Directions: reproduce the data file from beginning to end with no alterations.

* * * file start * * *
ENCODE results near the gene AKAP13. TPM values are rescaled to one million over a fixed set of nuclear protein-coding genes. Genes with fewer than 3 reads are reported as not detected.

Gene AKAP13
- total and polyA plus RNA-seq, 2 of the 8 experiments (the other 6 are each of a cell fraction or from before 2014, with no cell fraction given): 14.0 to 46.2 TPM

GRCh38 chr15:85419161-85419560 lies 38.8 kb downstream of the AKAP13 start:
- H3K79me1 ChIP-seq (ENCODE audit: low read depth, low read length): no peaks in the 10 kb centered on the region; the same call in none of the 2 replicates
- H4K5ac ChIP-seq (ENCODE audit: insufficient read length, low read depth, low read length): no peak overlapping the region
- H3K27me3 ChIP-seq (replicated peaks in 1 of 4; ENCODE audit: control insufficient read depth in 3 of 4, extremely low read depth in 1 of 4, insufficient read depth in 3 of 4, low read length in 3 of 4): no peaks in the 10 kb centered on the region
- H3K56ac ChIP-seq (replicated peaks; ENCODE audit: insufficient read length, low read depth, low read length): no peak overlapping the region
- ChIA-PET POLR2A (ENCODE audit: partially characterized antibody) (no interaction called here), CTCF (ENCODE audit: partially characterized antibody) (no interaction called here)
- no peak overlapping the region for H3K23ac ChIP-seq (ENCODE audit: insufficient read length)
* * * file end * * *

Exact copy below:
ENCODE results near the gene AKAP13. TPM values are rescaled to one million over a fixed set of nuclear protein-coding genes. Genes with fewer than 3 reads are reported as not detected.

Gene AKAP13
- total and polyA plus RNA-seq, 2 of the 8 experiments (the other 6 are each of a cell fraction or from before 2014, with no cell fraction given): 14.0 to 46.2 TPM

GRCh38 chr15:85419161-85419560 lies 38.8 kb downstream of the AKAP13 start:
- H3K79me1 ChIP-seq (ENCODE audit: low read depth, low read length): no peaks in the 10 kb centered on the region; the same call in none of the 2 replicates
- H4K5ac ChIP-seq (ENCODE audit: insufficient read length, low read depth, low read length): no peak overlapping the region
- H3K27me3 ChIP-seq (replicated peaks in 1 of 4; ENCODE audit: control insufficient read depth in 3 of 4, extremely low read depth in 1 of 4, insufficient read depth in 3 of 4, low read length in 3 of 4): no peaks in the 10 kb centered on the region
- H3K56ac ChIP-seq (replicated peaks; ENCODE audit: insufficient read length, low read depth, low read length): no peak overlapping the region
- ChIA-PET POLR2A (ENCODE audit: partially characterized antibody) (no interaction called here), CTCF (ENCODE audit: partially characterized antibody) (no interaction called here)
- no peak overlapping the region for H3K23ac ChIP-seq (ENCODE audit: insufficient read length)